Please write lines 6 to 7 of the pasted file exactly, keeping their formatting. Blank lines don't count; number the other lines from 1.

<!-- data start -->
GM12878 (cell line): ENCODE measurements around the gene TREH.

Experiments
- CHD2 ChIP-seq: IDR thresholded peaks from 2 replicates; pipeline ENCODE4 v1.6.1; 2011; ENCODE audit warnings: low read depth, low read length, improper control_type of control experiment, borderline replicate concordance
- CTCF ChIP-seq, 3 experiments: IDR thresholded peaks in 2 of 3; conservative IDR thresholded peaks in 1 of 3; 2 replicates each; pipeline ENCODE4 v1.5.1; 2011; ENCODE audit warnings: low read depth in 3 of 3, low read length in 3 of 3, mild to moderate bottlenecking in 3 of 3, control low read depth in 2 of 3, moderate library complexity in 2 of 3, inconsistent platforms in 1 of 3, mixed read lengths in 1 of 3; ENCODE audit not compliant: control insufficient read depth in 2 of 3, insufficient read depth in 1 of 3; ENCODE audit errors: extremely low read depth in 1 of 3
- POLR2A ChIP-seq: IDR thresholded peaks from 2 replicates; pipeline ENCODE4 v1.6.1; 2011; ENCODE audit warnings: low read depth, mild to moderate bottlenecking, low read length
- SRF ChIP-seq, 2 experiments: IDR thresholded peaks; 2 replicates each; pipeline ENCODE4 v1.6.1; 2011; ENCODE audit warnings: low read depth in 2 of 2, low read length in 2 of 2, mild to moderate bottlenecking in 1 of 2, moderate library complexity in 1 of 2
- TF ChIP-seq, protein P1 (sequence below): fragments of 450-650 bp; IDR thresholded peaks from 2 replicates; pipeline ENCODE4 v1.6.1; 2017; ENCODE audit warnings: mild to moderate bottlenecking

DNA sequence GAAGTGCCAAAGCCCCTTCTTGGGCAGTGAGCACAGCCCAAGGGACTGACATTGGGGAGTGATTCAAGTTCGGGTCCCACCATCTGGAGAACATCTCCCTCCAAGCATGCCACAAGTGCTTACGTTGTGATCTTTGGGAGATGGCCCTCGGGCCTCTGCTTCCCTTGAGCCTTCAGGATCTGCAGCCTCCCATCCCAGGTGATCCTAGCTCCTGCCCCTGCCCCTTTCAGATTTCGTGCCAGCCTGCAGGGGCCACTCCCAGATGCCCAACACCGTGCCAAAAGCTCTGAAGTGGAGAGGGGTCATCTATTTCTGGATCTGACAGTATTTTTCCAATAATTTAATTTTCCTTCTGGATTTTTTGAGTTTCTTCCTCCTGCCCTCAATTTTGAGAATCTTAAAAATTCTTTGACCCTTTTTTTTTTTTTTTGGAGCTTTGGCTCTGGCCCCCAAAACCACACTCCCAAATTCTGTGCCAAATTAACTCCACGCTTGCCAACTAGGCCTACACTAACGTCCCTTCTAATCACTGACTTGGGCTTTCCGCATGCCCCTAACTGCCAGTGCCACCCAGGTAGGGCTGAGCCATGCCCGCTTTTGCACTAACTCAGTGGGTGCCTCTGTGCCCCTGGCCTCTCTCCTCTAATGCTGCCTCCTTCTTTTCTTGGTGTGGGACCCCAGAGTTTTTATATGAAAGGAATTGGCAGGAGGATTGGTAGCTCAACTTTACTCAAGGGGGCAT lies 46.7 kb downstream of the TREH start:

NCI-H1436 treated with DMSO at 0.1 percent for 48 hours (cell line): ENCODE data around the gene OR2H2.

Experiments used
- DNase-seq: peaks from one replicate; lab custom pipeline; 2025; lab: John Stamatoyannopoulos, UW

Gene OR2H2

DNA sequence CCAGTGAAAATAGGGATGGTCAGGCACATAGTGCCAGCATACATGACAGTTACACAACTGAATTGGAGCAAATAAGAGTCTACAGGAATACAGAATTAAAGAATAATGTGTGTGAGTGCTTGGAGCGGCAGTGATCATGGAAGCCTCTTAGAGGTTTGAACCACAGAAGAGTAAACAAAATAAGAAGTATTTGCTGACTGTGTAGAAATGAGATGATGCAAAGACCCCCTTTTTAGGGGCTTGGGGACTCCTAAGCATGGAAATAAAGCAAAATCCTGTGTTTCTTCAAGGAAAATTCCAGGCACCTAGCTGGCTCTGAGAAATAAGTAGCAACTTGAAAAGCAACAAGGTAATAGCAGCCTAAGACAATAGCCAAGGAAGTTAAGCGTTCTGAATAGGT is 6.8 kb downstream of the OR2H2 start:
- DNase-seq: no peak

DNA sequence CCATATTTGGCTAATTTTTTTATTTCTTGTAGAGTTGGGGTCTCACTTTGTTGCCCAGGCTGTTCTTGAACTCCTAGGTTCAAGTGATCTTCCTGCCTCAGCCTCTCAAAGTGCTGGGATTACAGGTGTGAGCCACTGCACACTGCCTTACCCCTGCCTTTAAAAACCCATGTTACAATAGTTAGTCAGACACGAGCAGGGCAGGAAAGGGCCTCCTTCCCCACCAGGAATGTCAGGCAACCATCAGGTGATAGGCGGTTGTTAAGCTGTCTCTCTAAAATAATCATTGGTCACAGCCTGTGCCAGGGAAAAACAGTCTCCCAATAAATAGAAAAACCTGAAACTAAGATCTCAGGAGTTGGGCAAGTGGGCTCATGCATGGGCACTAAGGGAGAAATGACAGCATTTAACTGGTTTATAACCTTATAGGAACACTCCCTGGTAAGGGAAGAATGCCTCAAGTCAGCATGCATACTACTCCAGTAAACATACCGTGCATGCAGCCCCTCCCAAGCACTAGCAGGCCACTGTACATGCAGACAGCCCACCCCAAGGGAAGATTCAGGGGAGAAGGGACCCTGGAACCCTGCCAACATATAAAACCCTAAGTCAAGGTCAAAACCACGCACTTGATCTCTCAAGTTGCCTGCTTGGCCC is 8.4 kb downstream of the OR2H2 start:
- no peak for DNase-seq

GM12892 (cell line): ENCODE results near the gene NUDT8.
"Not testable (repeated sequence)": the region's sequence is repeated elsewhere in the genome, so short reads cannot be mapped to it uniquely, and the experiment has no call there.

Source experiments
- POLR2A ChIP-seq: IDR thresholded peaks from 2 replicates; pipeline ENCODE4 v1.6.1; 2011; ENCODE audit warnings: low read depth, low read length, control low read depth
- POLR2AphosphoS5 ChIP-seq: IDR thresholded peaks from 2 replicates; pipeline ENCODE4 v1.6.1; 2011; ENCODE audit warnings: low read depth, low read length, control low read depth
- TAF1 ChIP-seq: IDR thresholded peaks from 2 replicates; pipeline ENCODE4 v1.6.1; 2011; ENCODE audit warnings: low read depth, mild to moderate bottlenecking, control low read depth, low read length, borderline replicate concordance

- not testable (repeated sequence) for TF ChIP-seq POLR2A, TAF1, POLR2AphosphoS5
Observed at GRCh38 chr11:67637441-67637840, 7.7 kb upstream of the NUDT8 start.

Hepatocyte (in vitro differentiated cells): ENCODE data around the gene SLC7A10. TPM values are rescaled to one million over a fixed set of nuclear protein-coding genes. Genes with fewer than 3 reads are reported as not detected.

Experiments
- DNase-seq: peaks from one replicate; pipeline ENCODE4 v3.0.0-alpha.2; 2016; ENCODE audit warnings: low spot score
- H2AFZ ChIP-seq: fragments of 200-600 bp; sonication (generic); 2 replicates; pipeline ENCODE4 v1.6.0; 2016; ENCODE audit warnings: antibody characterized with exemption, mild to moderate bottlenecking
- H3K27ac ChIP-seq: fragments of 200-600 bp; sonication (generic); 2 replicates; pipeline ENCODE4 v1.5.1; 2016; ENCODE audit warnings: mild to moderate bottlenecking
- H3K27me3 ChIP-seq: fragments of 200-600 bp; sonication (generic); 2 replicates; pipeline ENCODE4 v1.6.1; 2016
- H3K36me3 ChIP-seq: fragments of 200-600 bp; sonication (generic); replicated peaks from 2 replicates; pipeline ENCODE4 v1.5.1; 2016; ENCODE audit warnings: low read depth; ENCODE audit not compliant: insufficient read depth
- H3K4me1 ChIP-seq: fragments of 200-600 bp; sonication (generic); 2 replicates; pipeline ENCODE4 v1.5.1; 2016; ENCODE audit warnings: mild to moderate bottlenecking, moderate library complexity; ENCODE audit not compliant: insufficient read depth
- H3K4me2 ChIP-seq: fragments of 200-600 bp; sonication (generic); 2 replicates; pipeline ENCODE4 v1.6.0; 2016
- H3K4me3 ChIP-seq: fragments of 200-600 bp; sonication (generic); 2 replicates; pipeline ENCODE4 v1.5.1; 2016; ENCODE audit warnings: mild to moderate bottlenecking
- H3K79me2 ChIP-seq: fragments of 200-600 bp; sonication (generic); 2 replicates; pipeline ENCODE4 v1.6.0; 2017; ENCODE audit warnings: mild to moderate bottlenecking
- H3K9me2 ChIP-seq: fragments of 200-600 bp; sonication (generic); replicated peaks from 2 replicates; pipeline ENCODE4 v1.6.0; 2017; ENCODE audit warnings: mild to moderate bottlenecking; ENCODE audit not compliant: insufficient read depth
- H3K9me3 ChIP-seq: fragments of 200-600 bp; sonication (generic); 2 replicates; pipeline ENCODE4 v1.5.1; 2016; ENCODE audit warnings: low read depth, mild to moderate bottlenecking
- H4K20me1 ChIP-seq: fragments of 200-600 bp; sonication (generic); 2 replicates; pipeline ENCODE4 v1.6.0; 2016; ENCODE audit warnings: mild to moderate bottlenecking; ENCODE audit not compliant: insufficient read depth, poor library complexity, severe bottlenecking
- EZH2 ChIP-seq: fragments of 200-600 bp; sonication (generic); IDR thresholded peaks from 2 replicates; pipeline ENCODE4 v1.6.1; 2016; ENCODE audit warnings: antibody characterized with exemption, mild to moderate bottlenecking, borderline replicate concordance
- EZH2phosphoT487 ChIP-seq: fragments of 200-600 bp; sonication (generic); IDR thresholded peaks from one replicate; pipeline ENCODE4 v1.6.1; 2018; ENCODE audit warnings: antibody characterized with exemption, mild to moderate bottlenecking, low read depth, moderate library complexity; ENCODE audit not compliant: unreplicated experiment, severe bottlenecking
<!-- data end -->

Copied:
- SRF ChIP-seq, 2 experiments: IDR thresholded peaks; 2 replicates each; pipeline ENCODE4 v1.6.1; 2011; ENCODE audit warnings: low read depth in 2 of 2, low read length in 2 of 2, mild to moderate bottlenecking in 1 of 2, moderate library complexity in 1 of 2
- TF ChIP-seq, protein P1 (sequence below): fragments of 450-650 bp; IDR thresholded peaks from 2 replicates; pipeline ENCODE4 v1.6.1; 2017; ENCODE audit warnings: mild to moderate bottlenecking